photo by Flickr user miamibricknell
The city of Miami Beach is taking steps to protect infrastructure in flood-prone neighborhoods. As a result, some local businesses are having trouble obtaining flood insurance.
This goes to show that while some laws, like speed limits, are easily circumvented, the law of unintended consequences simply will not be denied.
Flooding has always been a fact of life in Miami Beach, but it happens more often these days – four times more frequently in the past decade than in the two decades prior, according to research presented by academics at the Florida Center for Environmental Studies. Most of the flooding occurs in the western part of the city, much of which was built on soggy swampland along the edge of Biscayne Bay. The high water has multiple causes, including the city’s frequent tropical downpours and the “king tides” that occur every year when the earth, moon and sun align in a way that maximizes the heavenly bodies’ gravitational pull on the world’s oceans.
Rising sea levels are exacerbating flood activity in many parts of the world, and while there is uncertainty – and some dispute – about the pace and scale of future increases, virtually nobody expects the oceans to recede any time in this century. In Miami Beach, and especially in the flood-prone reclaimed swamps in the west of the city, the problem is exacerbated by land subsidence: Parts of the city are sinking. These factors are not mutually exclusive. Water flows downgrade, and it doesn’t matter whether the grade changes because the starting point is now higher or the destination is now lower (or both).
Miami Beach civic leaders are trying to get ahead of the curve. The city spent over $400 million on the initial phase of a project designed to improve infrastructure and mitigate some of the worst of the potential flood damage before the waters arrived. One of the main strategies was to raise streets in an effort to keep them dry. So far, it seems to be working in the low-lying area of Sunset Harbour. This is not only good local public policy; it is also what federal agencies like the Federal Emergency Management Agency want localities to do in order to minimize future damage.
But while the roads in Sunset Harbour seem to be keeping dry, the restaurants and businesses that are now a few feet below the roadways are a little soggier.
The Miami Herald spoke to a restaurateur whose establishment suffered an estimated $15,000 in damages during a heavy thunderstorm in October. When you own a restaurant in Miami Beach, you have flood insurance – but Antonio Gallo, the owner of Sardinia Enoteca Restaurant, received a letter informing him his business is no longer covered because the adjuster classified the restaurant as a basement under government guidelines. Basements are not covered by National Flood Insurance Policy rules. Gallo is appealing the decision.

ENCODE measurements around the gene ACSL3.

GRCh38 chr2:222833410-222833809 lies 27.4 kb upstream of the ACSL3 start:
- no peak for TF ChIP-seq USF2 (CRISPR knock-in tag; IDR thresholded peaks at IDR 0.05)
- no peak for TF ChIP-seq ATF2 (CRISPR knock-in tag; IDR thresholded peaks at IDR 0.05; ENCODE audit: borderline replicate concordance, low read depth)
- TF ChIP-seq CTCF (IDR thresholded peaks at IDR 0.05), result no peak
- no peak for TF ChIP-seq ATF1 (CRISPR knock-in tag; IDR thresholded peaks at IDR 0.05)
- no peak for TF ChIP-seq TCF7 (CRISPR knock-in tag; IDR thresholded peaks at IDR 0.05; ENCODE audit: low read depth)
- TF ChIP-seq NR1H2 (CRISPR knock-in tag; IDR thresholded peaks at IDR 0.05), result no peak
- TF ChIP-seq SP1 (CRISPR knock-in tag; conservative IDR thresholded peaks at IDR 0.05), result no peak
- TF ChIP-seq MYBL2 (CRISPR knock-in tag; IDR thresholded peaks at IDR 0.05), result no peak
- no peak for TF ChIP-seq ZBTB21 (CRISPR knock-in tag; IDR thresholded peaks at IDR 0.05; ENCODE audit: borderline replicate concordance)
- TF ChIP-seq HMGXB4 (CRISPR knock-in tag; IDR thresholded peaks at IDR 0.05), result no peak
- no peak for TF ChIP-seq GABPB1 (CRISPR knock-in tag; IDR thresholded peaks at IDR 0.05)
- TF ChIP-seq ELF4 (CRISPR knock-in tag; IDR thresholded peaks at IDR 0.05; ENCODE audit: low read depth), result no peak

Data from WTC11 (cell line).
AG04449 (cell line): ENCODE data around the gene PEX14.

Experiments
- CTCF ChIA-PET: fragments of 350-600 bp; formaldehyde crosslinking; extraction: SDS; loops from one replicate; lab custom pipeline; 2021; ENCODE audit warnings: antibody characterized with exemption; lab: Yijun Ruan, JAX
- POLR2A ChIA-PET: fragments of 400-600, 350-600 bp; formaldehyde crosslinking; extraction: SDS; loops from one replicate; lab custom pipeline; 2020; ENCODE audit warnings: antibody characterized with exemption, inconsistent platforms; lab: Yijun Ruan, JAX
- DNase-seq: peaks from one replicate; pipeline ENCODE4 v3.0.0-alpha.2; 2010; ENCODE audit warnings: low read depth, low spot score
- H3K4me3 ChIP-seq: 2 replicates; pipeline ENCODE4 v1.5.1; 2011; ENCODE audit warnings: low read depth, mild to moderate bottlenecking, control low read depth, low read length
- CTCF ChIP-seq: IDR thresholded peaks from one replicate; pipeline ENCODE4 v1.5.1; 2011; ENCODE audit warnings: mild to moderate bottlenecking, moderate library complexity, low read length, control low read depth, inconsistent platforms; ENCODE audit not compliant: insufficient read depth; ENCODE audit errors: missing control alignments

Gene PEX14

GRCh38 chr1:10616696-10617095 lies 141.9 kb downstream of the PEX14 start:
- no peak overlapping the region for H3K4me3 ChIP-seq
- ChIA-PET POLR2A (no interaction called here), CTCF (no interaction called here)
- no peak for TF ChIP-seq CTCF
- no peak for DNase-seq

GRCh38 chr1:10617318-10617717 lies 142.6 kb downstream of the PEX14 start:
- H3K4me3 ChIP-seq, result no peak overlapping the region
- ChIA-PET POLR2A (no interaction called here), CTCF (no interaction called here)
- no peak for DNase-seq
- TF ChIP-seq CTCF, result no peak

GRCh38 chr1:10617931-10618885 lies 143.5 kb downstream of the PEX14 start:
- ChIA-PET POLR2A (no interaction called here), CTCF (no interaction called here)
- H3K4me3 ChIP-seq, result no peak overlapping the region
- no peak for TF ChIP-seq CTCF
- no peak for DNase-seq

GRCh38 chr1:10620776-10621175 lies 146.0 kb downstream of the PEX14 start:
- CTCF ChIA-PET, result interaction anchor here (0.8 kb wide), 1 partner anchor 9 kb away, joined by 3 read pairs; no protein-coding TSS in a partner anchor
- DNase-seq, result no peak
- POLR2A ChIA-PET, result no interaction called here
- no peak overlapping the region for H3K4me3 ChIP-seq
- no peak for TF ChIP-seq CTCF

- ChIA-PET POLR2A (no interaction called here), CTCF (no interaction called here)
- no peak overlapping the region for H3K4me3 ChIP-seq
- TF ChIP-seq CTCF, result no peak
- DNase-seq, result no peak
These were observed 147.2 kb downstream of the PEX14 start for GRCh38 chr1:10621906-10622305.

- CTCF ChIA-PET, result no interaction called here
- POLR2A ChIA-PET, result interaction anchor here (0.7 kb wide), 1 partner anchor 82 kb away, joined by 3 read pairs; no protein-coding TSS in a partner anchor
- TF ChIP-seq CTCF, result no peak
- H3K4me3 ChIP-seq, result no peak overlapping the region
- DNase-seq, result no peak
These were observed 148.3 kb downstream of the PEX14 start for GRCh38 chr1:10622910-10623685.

FEMA, which also runs the federal flood insurance program, has created a Catch-22 by encouraging changes like those made in Sunset Harbour. The mere act of protecting public infrastructure like roads and utilities by raising them above flood heights means neighboring properties can suddenly be deemed below grade. In FEMA’s eyes, at least according to some adjusters, what was once a street-side cafe may now be a basement – an uninsurable basement.
To an extent, such a view just acknowledges reality; water will always flow downgrade. Raising a road means, all else being equal, that water will spill off the road onto neighboring unraised ground. That is exactly why Miami Beach installed pumps to remove the runoff before it could damage other property. Unfortunately, if the pumps are not working, the water doesn’t go where we want it to go.
That is what happened in Gallo’s case. During the early October storm, only one of six installed pumps was working properly. The drainage system was overwhelmed and the water, predictably, backed up into the businesses below street level.
These Miami Beach properties may need something beyond traditional flood insurance. What they really need is pump insurance – to protect themselves if the city’s pumps fail when they are needed. Unfortunately, as far as I know, no such insurance product presently exists.
Thus works the law of unintended consequences. Nobody wants a better-protected street to cause damage to street-side businesses, but water doesn’t care what we want.
The only short-term fix is for the government to adjust the federal flood insurance rules, possibly in tandem with making sure local governments take appropriate mitigation measures when they make flood-resistance improvements. Private insurers don’t want to touch flood insurance because of built-in adverse selection. Floods don’t happen to all property owners randomly, like fires or accidental falls; floods happen repeatedly in the same places. The only property owners who buy flood insurance are those whose property is apt to flood, which makes the insurance too expensive to sell without government support (which effectively transfers some of the cost to taxpayers who have little or no flood risk). That means the government, not the open market, will need to solve the problem of Miami Beach’s newly low-lying commercial properties.
In the long run, the only effective answer is to raise those other flood-prone structures as well. Because water doesn’t care. It will always try to flow downhill, and that is one consequence we can count upon.